Growth hormone secretion in primary and secondary hyperparathyroidism
E. Cecconi1, M. Gasperi1, M. Genovesi1, F. Bogazzi1, L. Grasso1, M. Procopio2, C. Marcocci1, A. Pinchera1, L. Bartalena3, and E. Martino1
1Department of Endocrinology and Metabolism, University of Pisa, Pisa; 2Division of Endocrinology, University of Turin, Turin; 3Chair and Division of Endocrinology, University of Insubria, Varese, Italy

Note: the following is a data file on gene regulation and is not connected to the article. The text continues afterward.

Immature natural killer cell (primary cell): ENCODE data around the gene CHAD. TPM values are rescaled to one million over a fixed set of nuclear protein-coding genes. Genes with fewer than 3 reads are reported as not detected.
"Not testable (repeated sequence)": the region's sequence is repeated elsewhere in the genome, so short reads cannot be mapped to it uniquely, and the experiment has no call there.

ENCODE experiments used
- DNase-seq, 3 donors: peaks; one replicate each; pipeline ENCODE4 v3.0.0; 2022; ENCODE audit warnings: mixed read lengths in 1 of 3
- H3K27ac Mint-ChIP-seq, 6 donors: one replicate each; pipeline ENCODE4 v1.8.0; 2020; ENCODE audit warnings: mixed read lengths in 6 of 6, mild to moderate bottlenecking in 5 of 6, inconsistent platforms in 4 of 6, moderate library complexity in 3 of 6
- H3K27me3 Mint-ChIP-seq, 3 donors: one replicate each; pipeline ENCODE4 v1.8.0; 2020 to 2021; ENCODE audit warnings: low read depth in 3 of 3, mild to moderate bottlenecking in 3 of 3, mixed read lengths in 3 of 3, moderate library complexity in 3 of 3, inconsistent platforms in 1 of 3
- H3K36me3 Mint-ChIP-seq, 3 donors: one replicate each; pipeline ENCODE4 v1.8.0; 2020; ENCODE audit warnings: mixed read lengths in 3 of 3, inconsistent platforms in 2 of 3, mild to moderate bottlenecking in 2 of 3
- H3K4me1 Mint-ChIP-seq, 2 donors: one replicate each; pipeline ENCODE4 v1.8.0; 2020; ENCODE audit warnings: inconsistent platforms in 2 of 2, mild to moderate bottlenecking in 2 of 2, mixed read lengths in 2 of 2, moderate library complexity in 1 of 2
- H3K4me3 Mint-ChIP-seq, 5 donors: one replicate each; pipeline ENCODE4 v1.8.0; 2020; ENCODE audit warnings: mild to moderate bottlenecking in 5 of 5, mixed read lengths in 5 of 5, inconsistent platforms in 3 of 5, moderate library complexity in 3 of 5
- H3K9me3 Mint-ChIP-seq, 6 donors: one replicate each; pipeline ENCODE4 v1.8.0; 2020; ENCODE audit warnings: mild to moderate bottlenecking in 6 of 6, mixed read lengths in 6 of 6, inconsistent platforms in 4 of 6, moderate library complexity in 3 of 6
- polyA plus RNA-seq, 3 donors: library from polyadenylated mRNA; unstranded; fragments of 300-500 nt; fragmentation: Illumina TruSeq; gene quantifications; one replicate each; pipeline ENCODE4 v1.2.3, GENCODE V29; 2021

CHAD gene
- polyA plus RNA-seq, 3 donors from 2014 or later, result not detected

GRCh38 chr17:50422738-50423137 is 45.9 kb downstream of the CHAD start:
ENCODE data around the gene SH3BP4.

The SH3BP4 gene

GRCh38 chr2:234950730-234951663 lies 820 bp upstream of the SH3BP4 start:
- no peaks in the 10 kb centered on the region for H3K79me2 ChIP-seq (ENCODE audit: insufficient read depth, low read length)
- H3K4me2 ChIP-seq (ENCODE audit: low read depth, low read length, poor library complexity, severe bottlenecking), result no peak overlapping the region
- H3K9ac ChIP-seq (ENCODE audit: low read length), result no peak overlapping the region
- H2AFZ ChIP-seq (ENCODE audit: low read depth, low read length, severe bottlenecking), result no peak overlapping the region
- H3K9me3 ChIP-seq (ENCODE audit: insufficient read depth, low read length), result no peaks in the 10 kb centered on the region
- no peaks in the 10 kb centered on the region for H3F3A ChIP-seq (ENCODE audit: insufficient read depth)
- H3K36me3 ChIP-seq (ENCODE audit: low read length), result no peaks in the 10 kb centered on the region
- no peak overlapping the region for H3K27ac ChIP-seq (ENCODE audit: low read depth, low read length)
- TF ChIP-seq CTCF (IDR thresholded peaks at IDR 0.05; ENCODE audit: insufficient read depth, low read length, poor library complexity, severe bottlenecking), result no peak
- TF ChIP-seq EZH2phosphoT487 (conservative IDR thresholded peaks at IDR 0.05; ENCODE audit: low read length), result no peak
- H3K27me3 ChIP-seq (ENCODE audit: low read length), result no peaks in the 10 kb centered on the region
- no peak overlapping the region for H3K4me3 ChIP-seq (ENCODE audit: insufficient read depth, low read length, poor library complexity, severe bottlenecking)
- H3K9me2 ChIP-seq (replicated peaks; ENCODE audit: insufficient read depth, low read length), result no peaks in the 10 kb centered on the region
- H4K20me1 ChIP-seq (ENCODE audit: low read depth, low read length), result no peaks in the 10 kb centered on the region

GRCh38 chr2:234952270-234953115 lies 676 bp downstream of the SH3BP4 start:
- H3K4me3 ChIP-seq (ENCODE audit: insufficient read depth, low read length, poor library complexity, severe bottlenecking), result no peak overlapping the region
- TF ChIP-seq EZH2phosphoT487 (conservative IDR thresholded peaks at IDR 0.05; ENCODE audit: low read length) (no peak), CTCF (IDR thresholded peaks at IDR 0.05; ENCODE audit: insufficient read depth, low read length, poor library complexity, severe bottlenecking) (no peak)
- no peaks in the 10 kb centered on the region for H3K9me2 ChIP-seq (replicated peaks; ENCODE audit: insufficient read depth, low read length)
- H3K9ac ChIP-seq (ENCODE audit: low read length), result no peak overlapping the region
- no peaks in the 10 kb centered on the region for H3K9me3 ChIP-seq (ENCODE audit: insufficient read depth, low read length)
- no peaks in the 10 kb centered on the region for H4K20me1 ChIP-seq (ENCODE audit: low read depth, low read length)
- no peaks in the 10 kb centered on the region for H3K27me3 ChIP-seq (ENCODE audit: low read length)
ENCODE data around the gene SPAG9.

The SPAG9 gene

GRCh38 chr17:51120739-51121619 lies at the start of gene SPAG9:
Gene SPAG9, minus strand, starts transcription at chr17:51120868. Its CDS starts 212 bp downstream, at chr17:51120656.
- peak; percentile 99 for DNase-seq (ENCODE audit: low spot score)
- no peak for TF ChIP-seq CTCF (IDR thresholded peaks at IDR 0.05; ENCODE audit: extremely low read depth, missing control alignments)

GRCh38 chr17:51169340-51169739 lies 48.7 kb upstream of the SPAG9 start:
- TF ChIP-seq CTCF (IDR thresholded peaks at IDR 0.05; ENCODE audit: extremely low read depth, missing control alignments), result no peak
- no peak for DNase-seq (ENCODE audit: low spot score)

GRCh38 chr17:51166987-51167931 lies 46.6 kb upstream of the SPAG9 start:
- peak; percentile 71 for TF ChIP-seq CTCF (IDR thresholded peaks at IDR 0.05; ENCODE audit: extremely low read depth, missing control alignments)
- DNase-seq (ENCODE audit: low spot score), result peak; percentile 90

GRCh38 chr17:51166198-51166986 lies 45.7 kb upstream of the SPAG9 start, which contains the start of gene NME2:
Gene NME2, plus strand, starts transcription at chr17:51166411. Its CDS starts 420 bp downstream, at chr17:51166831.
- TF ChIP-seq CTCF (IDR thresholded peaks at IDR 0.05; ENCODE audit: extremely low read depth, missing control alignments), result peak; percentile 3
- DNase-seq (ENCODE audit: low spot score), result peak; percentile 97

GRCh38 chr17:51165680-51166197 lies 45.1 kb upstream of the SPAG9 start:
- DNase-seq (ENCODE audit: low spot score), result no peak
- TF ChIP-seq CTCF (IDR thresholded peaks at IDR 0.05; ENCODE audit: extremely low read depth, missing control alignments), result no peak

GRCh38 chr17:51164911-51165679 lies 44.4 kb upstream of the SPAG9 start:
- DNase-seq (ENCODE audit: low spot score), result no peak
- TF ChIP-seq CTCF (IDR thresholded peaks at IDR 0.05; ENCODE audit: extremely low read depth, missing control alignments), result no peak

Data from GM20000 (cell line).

Primary hyperparathyroidism (PHP) is associated with impaired GH secretion. Whether this effect is due to hypercalcemia or to increased serum PTH concentration is unclear. However, patients with familial hypocalciuric hypercalcemia (FHH), who have normal PTH and increased serum calcium concentrations, also have an impaired GH secretion, suggesting that calcium rather than PTH is responsable for this effect on GH secretion. To further investigate this issue, 10 consecutive patients with secondary hyperparathyroidism (SHP) due to vitamin D deficiency were evaluated by the GH response to GHRH+arginine (Arg) test. A group of 60 consecutive untreated PHP patients served as controls. Mean GH response to GHRH+Arg test was 15.8±14 μg/l and 37.5±16 μg/l (p<0.001) in PHP and in SHP patients, respectively. Forty-two out of 60 (70%) PHP patients had a suppressed or blunted GH response, whereas all SHP patients had normal GH response. The results of the present study confirm and extend our previous observations that PHP is associated with an impaired GH secretion in the majority of cases, and indicate that SHP patients have no abnormality of GH secretion. Thus, hypercalcemia rather than increased serum PTH is responsible for the abnormality of GH secretion. (J. Endocrinol. Invest. 28: 113-116, 2005) ©2005, Editrice Kurtis

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